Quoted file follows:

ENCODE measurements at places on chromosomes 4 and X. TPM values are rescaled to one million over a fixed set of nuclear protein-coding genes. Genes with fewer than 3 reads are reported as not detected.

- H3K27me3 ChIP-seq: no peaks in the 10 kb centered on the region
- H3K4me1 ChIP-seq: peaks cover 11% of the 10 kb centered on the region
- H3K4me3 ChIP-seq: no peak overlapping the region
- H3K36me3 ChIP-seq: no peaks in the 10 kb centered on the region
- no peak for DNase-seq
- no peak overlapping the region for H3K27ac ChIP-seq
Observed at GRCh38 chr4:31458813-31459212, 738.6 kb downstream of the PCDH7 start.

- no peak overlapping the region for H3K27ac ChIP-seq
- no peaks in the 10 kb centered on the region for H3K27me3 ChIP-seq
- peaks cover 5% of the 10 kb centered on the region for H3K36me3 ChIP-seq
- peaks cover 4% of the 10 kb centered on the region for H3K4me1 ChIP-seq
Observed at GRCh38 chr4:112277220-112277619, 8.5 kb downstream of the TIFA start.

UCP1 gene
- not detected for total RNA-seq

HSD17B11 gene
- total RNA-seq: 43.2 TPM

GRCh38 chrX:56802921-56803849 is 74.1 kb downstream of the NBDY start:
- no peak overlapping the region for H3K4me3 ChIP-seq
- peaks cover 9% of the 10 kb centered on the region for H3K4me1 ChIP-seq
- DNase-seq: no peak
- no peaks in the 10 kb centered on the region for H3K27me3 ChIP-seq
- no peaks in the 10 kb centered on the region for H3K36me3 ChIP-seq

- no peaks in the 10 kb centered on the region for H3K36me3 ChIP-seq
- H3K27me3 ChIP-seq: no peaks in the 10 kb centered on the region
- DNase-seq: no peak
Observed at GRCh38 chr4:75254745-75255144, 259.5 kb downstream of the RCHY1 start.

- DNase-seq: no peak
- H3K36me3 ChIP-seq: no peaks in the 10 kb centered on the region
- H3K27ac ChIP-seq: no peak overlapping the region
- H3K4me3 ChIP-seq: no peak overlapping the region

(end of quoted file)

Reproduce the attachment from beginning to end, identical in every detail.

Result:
ENCODE measurements at places on chromosomes 4 and X. TPM values are rescaled to one million over a fixed set of nuclear protein-coding genes. Genes with fewer than 3 reads are reported as not detected.

- H3K27me3 ChIP-seq: no peaks in the 10 kb centered on the region
- H3K4me1 ChIP-seq: peaks cover 11% of the 10 kb centered on the region
- H3K4me3 ChIP-seq: no peak overlapping the region
- H3K36me3 ChIP-seq: no peaks in the 10 kb centered on the region
- no peak for DNase-seq
- no peak overlapping the region for H3K27ac ChIP-seq
Observed at GRCh38 chr4:31458813-31459212, 738.6 kb downstream of the PCDH7 start.

- no peak overlapping the region for H3K27ac ChIP-seq
- no peaks in the 10 kb centered on the region for H3K27me3 ChIP-seq
- peaks cover 5% of the 10 kb centered on the region for H3K36me3 ChIP-seq
- peaks cover 4% of the 10 kb centered on the region for H3K4me1 ChIP-seq
Observed at GRCh38 chr4:112277220-112277619, 8.5 kb downstream of the TIFA start.

UCP1 gene
- not detected for total RNA-seq

HSD17B11 gene
- total RNA-seq: 43.2 TPM

GRCh38 chrX:56802921-56803849 is 74.1 kb downstream of the NBDY start:
- no peak overlapping the region for H3K4me3 ChIP-seq
- peaks cover 9% of the 10 kb centered on the region for H3K4me1 ChIP-seq
- DNase-seq: no peak
- no peaks in the 10 kb centered on the region for H3K27me3 ChIP-seq
- no peaks in the 10 kb centered on the region for H3K36me3 ChIP-seq

- no peaks in the 10 kb centered on the region for H3K36me3 ChIP-seq
- H3K27me3 ChIP-seq: no peaks in the 10 kb centered on the region
- DNase-seq: no peak
Observed at GRCh38 chr4:75254745-75255144, 259.5 kb downstream of the RCHY1 start.

- DNase-seq: no peak
- H3K36me3 ChIP-seq: no peaks in the 10 kb centered on the region
- H3K27ac ChIP-seq: no peak overlapping the region
- H3K4me3 ChIP-seq: no peak overlapping the region